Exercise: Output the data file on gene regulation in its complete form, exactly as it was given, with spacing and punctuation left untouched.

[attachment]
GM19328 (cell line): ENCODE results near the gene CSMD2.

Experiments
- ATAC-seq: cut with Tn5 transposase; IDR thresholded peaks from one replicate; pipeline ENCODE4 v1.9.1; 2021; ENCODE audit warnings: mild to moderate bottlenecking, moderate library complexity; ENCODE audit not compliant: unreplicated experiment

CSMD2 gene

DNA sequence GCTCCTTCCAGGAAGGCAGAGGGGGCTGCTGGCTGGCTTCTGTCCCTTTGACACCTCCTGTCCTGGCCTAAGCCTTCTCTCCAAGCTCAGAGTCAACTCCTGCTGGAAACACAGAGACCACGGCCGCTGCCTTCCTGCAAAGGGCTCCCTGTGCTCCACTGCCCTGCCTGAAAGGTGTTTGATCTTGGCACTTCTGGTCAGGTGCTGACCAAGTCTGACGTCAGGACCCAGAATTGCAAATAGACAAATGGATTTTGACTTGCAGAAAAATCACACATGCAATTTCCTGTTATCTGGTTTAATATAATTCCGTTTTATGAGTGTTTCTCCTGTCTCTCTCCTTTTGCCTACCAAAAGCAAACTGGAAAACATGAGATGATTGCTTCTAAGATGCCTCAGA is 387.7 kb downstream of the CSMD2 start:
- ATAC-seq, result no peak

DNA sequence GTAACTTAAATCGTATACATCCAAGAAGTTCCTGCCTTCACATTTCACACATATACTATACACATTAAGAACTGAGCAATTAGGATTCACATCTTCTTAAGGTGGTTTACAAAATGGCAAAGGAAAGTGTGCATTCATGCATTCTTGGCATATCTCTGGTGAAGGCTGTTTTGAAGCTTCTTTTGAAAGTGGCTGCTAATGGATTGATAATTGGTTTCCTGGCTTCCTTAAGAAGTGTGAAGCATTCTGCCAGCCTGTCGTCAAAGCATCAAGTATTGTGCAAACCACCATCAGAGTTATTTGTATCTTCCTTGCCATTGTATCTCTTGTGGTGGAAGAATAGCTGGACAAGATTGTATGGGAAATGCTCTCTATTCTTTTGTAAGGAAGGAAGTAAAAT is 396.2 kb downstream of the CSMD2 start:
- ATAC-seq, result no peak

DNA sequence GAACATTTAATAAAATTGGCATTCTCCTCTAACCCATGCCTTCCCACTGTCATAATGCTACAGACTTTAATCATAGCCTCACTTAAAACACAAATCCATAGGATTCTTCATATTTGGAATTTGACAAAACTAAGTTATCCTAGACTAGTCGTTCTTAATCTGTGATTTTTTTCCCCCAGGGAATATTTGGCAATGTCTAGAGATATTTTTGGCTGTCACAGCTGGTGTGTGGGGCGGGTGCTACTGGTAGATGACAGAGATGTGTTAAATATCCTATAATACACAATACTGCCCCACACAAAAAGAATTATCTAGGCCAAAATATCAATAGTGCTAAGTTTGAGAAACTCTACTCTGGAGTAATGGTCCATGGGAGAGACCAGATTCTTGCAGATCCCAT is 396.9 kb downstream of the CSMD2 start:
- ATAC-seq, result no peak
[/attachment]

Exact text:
GM19328 (cell line): ENCODE results near the gene CSMD2.

Experiments
- ATAC-seq: cut with Tn5 transposase; IDR thresholded peaks from one replicate; pipeline ENCODE4 v1.9.1; 2021; ENCODE audit warnings: mild to moderate bottlenecking, moderate library complexity; ENCODE audit not compliant: unreplicated experiment

CSMD2 gene

DNA sequence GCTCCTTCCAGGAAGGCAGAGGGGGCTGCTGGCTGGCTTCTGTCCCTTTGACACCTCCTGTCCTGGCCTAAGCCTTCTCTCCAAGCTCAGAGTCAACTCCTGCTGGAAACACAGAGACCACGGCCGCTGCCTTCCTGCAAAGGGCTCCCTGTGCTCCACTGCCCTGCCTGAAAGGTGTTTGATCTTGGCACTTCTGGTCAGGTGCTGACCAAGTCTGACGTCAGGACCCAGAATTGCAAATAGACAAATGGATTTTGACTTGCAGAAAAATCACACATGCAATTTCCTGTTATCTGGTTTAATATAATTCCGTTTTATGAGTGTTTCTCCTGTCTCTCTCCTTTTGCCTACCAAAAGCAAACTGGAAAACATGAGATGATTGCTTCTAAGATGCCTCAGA is 387.7 kb downstream of the CSMD2 start:
- ATAC-seq, result no peak

DNA sequence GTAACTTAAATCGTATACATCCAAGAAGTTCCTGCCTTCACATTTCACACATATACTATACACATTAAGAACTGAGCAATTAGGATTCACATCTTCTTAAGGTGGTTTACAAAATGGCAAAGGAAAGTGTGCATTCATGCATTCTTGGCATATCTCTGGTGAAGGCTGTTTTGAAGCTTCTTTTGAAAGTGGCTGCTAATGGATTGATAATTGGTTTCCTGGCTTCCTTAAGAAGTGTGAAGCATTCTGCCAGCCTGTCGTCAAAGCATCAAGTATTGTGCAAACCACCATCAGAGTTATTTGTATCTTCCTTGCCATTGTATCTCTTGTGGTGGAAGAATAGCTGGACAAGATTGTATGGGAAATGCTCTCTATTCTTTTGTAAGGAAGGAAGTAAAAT is 396.2 kb downstream of the CSMD2 start:
- ATAC-seq, result no peak

DNA sequence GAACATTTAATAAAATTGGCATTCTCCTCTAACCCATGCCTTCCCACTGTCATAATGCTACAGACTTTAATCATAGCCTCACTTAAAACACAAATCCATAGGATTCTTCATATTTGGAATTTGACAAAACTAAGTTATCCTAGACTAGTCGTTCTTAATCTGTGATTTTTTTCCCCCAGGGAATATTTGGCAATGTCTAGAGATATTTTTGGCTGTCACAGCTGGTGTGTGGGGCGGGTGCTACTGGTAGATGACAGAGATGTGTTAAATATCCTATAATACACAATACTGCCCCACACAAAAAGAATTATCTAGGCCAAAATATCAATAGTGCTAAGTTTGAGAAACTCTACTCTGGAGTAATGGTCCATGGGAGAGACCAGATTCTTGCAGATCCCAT is 396.9 kb downstream of the CSMD2 start:
- ATAC-seq, result no peak